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69° Good Afternoon

Knicks fall to 5-24 with 99-90 loss to Suns

New York Knicks forward Carmelo Anthony holds his

New York Knicks forward Carmelo Anthony holds his hand to his eye after Phoenix Suns forward P.J. Tucker contacts him in the face in the first half of an NBA game at Madison Square Garden on Saturday, Dec. 20, 2014. Credit: Kathleen Malone-Van Dyke

Carmelo Anthony's balky left knee felt good enough for him to face the Suns. But by the end of the game, he and the rest of the Knicks had the same feeling of pain, frustration and doubt.

The Knicks led at the start of the fourth quarter Saturday afternoon at the Garden but lost another winnable game in a fashion similar to so many other losses this season.

Poor execution on both ends with the game on the line led to the Knicks' 99-90 loss to the Suns. It was their 14th defeat in the last 15 games, and they were booed as the clock wound down on their seventh straight home defeat.

The Knicks are 5-24 -- and more fragile than you might think.

"It's the same thing that's happening game in and game out," Anthony said. "I don't know if we believe in ourselves at that moment that we can win the basketball game or have a chance to win the basketball game. I think it's more mental than it is physical out there.

"I can just see it out there on the court that we don't believe in ourselves to be able to go down the stretch and win basketball games. I think it's going to take us to win the game down the stretch to get that confidence back and have us believing that we can win games at that time."

Anthony, who missed Thursday night's loss in Chicago because of his sore knee, had 25 points and 11 rebounds and shot 9-for-19 in 40:22. He plans to play Sunday afternoon against the Eastern Conference-leading Raptors (21-6) in Toronto.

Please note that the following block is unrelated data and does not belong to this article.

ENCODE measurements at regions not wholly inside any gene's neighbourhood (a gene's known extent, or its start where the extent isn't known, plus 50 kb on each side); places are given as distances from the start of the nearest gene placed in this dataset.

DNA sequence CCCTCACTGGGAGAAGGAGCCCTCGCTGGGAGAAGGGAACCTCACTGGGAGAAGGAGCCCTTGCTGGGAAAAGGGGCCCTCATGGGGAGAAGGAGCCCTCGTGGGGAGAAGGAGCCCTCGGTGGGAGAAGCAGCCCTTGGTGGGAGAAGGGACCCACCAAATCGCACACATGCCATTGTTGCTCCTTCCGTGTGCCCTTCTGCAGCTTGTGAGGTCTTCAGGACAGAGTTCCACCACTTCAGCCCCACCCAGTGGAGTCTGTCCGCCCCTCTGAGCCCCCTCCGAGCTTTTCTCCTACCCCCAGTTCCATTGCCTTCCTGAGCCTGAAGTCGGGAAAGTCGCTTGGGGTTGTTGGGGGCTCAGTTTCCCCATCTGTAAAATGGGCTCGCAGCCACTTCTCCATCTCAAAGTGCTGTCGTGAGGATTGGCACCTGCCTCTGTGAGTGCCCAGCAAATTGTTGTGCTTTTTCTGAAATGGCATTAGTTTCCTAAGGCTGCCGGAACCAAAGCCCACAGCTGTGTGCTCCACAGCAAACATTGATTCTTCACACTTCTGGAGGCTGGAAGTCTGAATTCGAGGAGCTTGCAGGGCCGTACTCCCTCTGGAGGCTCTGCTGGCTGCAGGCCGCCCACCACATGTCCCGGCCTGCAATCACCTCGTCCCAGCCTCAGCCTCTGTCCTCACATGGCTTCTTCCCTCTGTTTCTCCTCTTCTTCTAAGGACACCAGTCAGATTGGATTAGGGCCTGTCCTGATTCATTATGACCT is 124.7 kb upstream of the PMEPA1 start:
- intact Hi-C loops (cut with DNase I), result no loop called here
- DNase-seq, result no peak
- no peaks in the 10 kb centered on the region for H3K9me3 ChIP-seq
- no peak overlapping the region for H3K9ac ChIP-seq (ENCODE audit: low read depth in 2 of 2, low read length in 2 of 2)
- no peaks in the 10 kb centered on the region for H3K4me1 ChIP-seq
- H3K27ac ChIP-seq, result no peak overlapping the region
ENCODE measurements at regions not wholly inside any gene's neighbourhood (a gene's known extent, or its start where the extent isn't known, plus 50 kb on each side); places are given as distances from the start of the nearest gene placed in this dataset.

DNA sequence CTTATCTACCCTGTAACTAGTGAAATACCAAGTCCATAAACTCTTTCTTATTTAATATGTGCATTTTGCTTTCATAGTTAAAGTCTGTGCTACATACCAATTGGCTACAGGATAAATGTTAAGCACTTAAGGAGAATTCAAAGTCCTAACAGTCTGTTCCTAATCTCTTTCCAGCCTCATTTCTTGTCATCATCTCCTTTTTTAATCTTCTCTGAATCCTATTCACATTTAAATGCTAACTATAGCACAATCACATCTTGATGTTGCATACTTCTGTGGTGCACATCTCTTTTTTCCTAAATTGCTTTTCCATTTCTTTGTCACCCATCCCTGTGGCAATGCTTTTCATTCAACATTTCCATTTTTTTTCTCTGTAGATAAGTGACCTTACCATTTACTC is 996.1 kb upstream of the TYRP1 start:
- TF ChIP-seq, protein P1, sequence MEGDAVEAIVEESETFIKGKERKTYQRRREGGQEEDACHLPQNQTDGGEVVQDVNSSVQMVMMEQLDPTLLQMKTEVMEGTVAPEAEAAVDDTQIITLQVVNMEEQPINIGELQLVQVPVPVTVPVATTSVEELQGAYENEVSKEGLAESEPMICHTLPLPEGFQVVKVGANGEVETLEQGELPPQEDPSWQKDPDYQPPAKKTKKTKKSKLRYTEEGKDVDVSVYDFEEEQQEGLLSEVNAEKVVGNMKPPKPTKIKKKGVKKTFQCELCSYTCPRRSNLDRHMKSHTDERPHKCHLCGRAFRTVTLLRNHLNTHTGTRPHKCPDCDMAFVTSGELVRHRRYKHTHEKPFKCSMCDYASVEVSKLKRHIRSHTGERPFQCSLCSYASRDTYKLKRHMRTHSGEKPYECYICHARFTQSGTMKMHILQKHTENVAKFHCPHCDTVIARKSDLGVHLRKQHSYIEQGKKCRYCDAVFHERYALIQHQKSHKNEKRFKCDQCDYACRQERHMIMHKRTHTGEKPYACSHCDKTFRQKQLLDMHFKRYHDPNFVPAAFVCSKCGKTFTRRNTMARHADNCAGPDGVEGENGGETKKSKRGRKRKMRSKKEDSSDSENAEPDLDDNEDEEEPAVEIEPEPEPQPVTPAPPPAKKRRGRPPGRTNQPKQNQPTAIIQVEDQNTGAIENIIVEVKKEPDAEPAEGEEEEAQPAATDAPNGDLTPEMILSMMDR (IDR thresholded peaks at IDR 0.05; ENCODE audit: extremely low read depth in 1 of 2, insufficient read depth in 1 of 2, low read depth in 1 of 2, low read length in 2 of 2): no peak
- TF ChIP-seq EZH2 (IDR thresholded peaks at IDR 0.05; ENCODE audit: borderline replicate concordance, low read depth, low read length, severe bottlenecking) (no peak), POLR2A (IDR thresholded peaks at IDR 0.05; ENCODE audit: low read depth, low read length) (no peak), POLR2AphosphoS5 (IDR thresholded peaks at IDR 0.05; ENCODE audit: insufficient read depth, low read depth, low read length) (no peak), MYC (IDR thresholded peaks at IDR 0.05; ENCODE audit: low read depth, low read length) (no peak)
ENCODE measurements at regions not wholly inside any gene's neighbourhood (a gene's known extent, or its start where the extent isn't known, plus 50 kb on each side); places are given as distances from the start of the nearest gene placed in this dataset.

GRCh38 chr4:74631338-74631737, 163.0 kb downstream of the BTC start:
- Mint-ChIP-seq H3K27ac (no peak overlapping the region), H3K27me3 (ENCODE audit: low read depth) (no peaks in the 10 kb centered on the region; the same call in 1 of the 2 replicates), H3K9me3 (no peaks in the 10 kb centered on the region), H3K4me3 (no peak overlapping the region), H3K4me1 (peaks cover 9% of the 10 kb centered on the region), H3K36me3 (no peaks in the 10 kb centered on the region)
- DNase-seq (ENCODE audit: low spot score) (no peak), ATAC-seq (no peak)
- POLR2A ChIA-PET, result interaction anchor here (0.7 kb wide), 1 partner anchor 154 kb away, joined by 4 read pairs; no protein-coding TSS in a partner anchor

Anthony said he's been told by "multiple people" to "shut it down." He maintains he's not thinking about doing that and has said he will try to avoid surgery at all costs. But with the losses mounting, he acknowledged he might be doing himself a disservice by playing through it.

"Maybe, but I try not to think about it like that," he said. "These past three days, I was able to just kind of get my body right and stay off of the leg a little bit. I felt pretty good out there. My knee felt good."

Jose Calderon scored 21 points and Tim Hardaway Jr. had 16 for the Knicks, who were missing Amar'e Stoudemire (recovery day), J.R. Smith (partial tear, left plantar fascia) and Iman Shumpert (dislocated left shoulder).

Eric Bledsoe led the Suns (14-14) with 25 points, including 13 in the fourth quarter, and 10 rebounds. Isaiah Thomas scored 22 off the bench and Markieff Morris added 19.

After falling behind 15-4 against the transition-minded Suns, the Knicks went ahead 47-40. Anthony's layup with 54.4 seconds left in the third quarter gave the Knicks a 68-64 lead, but they missed their next eight shots, were outscored 11-0 in a 4:11 stretch and fell behind 75-68.

With Anthony on the bench to start the fourth quarter, the Suns scored the first eight points of the period and outscored the Knicks 32-22 in the quarter.

"It's tough," Calderon said. "For sure, it's tough. If somebody is not frustrated about it, we got a problem."

After Anthony re-entered the game, the Knicks scored six unanswered points to get within one with 7:29 left. But the Suns shot 7-for-10 the rest of the way as the Knicks couldn't contain Bledsoe. The explosive guard scored nine of Phoenix's next 14 points. His scoop shot inside put the Suns up 89-84 with 3:22 to go.

Samuel Dalembert threw down a lob dunk to make it a three-point game, but the Knicks failed to score for the next 2:26. Phoenix opened a 95-86 lead with 1:34 left on Thomas' three-pointer.

"We just can't sustain it," Derek Fisher said. "We can have a good quarter here and there. We can have a good stretch here and there. But we just can't sustain it. You're seeing good things at times; other times you're not. That's why our record is what it is."

New York Sports